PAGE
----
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Lockdown has led to Corbett being more positive about life

by ZwemZa on June 2nd, 2020

Kaylene Corbett competing in the women’s open 100m breaststroke race of the 2018 Commonwealth Games swimming trials at Kings Park pool in Durban
Picture: Steve Haag

The 10 weeks of the Covid-19 lockdown has helped Kaylene Corbett a hopeful Olympian in the making to learn how to live the moment.

The Tuks swimmer chooses to see the glass as half full rather than half empty in a time when most want to spell the word frustration in capital letters.

Corbett’s “journey” was not an easy one. As she did not have access to a pool, she had to train on land. Which is never a good thing if you are a swimmer. She sustained knee and hip injuries.

Despite doing so, she is far from down and out. The Tuks swimmer opted to be philosophical as to her woes. Joking that a “fish” belongs in the water and not on land.

She qualified for the Tokyo Olympics last year by swimming a time of 2:24.18 in the 200m-breaststroke. To her, a definite highlight was when she finished 8th in the final during the World Championships in Korea. Equally as exciting is that she seems to be getting faster. In the last 18 months, Corbett improved on her best time by three seconds.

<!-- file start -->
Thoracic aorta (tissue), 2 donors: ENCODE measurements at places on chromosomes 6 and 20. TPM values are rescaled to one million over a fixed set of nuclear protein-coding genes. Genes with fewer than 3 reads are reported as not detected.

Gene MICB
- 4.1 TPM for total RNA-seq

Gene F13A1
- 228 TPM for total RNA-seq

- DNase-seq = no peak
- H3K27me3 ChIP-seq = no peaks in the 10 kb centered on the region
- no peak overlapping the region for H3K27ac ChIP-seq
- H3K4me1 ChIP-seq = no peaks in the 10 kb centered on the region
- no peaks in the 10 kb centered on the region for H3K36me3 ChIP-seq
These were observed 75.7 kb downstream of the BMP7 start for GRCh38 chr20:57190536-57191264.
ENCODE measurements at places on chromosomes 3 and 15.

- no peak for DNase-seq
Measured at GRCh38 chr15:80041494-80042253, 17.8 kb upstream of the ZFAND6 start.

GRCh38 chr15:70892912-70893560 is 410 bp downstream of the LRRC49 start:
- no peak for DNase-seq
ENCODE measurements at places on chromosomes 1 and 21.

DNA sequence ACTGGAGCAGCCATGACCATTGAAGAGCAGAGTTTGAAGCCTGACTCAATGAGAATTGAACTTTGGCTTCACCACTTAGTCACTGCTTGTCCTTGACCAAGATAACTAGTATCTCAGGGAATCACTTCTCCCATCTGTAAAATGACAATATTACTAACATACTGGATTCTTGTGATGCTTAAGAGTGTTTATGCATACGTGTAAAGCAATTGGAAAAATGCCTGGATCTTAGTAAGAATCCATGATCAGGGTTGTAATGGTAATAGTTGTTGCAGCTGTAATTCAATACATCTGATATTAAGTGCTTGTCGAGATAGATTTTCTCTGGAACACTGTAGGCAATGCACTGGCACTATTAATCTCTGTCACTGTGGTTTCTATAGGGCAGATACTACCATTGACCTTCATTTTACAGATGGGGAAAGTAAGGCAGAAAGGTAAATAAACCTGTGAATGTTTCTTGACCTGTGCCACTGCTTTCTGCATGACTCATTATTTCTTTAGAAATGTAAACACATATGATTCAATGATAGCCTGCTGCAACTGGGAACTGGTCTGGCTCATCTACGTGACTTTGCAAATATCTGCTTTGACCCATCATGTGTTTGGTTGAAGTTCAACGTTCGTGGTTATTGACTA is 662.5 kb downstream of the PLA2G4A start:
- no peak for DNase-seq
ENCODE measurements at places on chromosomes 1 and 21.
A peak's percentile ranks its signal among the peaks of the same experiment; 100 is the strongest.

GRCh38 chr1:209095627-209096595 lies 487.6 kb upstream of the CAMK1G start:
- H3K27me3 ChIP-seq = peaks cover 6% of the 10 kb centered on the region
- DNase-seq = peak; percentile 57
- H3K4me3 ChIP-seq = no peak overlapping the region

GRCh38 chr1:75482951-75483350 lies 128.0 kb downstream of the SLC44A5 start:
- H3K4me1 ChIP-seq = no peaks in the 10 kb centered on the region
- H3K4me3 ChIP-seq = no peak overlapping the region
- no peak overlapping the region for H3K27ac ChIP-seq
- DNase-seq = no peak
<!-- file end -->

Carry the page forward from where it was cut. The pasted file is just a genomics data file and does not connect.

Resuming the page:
Corbett admits that after the South African Swimming Championships had been cancelled and the Tokyo Olympic Games postponed there was a day, or so she was frustrated.

“At the time, one can’t help but wonder for what you have been training all these months. Then I realised feeling sorry serves no purpose. There are still so much to be grateful for. It is actually rewarding to try and find something each day that excites you . . . motivates you to give 100%.

“The Games being postponed might yet turn out to be a blessing in disguise. I got an extra year to prepare to be the best I can. Now is the time to work on all those little things I have forever neglected to do.”

The Tuks swimmer blames herself for being injured.

“When the lockdown started, I was super motivated to still give it my all every day. I ran. Cycled. Skipped rope. Did box jumps etc. I never took into account that my body is not used to such high impact exercises all the time. When I was swimming, I did all these exercises at most three times a week.

“The one good thing that came about from the lockdown is that it made me realise never to take anything for granted again. Once I am back in the pool, I shall savour every moment and never complain no matter how much I might suffer during training.”

Wilhelm de Swardt

From → African News

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